71 results

  • Tags: Poverty
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Addams argues the lower class can only be raised up if everyone in the community takes a interest in their plight. The article appeared in multiple newspapers.
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Addams speaks to the Catholic Women's League about the ways the poor are harmed by unthinking charitable efforts.
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Addams describes how a man can support his family on $12 per week.
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An excerpt of the talk given by Addams at the National Conference of Charities and Correction of 1903 on the effects of child labor.
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Newspaper summary of Addams' comments about the need to increase the work of settlements to meet need.
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With Maud Booth, Addams addresses the Merchant's Club, appealing for aid in helping criminals and rescuing boys who may become criminals.
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Talbot explains the hard times that have befallen his friend Ellen Roche and her son, Percy, and asks that they be given help.
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With Maud Booth, Addams addresses the Merchant's Club, appealing for aid in helping criminals and rescuing boys who may become criminals.
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Addams describes the poverty of the Hull-House neighborhood in the early days of her work there. She discusses the lack of security and loneliness of the elderly, as well as child labor.
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Addams' autobiographical account of her education at Rockford College and her travels in Europe. This is the second of six articles excerpted from Twenty Years at Hull-House.
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Addams discusses the experiences of the poor in hospitals. This is an excerpt of her speech, The Layman's View of Hospital Work Among the Poor, from September 17, 1907.
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Addams' speech to the American Hospital Association meeting, held in Chicago on September 17, 1907 was published in the organization's journal. In her talk Addams discussed the prejudices against the poor in hospitals and their reluctance to use them.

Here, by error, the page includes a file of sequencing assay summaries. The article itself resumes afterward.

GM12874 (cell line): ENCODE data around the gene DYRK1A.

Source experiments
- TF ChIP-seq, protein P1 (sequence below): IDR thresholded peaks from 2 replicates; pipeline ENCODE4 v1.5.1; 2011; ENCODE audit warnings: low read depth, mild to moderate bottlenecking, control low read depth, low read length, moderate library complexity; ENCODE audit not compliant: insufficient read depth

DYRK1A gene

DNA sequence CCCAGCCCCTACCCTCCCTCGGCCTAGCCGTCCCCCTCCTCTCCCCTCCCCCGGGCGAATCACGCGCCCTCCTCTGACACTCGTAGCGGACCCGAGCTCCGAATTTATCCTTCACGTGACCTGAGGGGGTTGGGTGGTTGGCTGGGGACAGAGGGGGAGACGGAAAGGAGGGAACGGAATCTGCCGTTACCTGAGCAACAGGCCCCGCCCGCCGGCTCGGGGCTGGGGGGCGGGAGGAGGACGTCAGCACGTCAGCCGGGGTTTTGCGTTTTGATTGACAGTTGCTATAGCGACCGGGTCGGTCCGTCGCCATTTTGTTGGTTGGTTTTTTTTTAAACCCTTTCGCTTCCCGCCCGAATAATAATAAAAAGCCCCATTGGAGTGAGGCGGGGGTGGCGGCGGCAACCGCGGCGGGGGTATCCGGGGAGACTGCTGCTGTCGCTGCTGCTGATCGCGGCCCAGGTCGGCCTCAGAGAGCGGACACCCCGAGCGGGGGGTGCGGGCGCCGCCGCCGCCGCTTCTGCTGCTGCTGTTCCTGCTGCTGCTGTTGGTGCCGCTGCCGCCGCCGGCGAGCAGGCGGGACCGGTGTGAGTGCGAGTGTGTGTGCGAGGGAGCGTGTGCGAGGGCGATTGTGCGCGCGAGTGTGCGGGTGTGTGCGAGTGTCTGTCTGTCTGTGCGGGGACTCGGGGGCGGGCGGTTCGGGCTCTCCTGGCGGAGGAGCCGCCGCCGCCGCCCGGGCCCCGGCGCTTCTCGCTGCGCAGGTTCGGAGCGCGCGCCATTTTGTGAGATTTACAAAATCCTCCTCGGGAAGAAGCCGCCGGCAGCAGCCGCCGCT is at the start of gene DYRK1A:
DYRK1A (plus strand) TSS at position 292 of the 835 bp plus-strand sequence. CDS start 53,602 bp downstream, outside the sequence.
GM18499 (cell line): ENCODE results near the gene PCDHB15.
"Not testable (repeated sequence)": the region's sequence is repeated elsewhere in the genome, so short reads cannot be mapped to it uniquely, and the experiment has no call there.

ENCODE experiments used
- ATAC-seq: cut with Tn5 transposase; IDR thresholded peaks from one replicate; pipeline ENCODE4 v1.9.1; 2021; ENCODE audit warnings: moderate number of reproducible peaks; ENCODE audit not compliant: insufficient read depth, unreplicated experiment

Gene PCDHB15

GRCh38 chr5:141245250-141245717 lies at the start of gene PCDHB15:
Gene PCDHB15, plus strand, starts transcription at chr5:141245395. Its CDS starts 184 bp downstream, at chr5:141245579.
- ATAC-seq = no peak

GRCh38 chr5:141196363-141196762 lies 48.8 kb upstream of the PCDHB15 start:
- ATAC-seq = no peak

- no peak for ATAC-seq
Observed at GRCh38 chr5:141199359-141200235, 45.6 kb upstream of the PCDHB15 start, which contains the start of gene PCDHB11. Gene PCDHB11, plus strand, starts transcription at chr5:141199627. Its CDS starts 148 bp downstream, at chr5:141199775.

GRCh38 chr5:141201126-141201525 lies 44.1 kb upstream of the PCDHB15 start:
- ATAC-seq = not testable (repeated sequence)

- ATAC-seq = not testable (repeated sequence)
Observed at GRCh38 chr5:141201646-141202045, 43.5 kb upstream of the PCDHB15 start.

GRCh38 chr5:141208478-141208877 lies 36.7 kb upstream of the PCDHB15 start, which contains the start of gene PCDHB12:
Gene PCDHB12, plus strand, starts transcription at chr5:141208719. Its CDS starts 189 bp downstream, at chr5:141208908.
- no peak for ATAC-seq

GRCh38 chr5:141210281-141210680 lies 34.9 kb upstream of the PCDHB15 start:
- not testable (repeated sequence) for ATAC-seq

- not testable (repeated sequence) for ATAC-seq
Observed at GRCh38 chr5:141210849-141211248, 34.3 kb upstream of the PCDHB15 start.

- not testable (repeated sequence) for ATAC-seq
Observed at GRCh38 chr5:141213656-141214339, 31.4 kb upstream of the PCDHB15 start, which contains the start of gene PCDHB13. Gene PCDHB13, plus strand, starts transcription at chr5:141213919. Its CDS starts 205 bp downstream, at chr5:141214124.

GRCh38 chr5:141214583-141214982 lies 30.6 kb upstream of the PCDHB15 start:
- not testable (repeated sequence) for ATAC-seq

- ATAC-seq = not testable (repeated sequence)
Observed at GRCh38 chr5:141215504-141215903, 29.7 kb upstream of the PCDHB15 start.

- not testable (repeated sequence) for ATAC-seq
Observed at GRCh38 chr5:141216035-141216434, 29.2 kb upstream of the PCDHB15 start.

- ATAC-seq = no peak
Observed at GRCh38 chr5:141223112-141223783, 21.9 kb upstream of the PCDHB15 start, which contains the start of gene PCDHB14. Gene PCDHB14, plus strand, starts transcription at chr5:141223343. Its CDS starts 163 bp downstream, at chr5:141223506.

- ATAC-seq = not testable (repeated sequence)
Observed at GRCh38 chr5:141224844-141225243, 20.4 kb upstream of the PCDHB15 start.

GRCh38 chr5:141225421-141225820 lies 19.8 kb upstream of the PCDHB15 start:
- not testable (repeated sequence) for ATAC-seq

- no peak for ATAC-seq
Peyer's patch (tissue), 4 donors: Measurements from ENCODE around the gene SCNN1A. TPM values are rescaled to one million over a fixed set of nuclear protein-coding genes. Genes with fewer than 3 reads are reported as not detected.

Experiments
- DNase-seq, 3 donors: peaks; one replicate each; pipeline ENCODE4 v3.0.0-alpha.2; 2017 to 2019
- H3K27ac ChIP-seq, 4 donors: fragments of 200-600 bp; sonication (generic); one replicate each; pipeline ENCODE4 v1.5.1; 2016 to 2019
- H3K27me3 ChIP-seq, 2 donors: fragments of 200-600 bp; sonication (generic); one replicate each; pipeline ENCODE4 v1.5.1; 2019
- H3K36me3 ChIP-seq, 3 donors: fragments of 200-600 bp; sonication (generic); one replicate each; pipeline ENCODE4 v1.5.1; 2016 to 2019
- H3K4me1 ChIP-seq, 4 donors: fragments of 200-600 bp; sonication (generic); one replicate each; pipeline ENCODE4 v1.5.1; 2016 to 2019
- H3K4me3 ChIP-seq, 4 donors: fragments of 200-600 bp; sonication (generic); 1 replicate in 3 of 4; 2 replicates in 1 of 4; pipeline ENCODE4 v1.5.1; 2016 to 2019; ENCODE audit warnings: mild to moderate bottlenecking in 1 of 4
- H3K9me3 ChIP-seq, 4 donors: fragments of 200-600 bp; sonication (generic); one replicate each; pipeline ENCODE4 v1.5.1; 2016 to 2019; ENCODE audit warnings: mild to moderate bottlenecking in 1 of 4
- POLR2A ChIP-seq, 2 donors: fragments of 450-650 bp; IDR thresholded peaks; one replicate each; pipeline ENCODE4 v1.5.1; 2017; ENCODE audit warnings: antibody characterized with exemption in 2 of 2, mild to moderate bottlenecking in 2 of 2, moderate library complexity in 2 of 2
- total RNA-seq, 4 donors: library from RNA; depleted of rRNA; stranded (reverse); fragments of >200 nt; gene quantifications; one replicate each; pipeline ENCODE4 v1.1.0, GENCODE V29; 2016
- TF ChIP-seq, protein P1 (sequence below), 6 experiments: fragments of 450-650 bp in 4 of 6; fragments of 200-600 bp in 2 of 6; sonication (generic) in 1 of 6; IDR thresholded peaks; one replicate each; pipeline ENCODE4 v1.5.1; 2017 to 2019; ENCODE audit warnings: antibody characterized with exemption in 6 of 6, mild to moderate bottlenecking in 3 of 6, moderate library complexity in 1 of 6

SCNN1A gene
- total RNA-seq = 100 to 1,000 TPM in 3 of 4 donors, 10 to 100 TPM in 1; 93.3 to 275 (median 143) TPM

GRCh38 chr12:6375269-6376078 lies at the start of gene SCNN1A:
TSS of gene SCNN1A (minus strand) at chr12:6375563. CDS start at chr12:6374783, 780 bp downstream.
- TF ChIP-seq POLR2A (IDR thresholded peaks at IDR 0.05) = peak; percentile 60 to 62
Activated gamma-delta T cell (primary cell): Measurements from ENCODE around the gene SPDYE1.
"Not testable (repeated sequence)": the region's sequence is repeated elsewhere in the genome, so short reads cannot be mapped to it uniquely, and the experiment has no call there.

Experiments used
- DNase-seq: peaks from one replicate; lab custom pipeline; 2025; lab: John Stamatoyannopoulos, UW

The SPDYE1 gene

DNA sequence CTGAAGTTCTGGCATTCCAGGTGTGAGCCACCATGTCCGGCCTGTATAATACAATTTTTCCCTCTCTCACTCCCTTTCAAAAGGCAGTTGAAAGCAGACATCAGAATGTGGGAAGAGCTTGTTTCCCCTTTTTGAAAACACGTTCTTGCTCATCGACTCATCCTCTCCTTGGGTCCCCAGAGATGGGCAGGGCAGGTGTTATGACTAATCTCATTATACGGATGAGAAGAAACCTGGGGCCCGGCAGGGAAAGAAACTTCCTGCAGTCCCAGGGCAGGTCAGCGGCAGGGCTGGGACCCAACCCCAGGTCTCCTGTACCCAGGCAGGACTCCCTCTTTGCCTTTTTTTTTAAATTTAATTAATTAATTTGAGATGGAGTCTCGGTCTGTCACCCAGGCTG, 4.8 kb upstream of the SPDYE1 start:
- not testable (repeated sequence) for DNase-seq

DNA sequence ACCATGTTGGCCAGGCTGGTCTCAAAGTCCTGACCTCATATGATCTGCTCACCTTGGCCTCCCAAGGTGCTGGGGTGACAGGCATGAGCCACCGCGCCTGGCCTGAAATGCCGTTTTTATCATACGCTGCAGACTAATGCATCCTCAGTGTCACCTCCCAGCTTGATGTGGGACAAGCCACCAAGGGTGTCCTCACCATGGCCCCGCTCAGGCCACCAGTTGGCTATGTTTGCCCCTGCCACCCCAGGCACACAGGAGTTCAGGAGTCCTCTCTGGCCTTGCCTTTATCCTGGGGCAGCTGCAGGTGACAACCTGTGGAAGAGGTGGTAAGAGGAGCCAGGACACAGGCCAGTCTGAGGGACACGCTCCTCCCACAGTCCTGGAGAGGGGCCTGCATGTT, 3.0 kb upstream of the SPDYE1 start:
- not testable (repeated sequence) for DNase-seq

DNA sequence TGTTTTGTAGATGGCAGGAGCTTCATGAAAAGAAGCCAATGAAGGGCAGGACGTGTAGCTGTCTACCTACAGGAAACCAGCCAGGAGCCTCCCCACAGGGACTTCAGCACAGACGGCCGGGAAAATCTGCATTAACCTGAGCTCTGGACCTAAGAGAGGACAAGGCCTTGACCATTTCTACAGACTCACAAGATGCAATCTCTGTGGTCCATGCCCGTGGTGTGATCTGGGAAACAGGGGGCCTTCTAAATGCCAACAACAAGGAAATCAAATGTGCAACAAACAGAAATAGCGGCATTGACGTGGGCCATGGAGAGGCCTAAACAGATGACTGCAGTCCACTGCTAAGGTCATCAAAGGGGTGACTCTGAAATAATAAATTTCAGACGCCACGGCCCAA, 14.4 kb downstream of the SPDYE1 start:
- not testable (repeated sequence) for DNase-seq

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Addams explores the lack of opportunities, education and home life that leads young women into trouble.
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Addams' speech to the American Hospital Association meeting, held in Chicago on September 17, 1907 was later published in the organization's journal. In her talk Addams discusses prejudice against the poor in hospitals and their reluctance to seek care from hospitals.
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Wilber criticizes Addams for choosing the Progressive Party over the Socialist Party.
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Harris asks Addams's advice about creating a series of lectures on vice and its causes.
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Palmer asks Addams to help her discover the true circumstances of an impoverished family member living in Chicago.
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An extract of Addams' discussion of day nurseries, and their impact on poor families.
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The author sympathizes with the McNamara brothers, who bombed the Los Angeles Times building in California in October 1910, because they were insane but criticizes the Chicago newspapers for responding with bigotry against the Irish community.
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Reed praises Addams for her new series of articles in McClure's Magazine and vents his frustration with the business class and their lack of care for the working class.
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Sigsbee compliments Addams on her article in American Magazine and comments on the relationship between poverty and crime.
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Addams describes her childhood exposure to poverty when she used to visit the mill with her father.
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Addams writes Bolton to deny being interviewed by The American Suffragette, to express her admiration for Kropotkin's Fields, Factories, and Workshops, and to invite Bolton to Hull-House.
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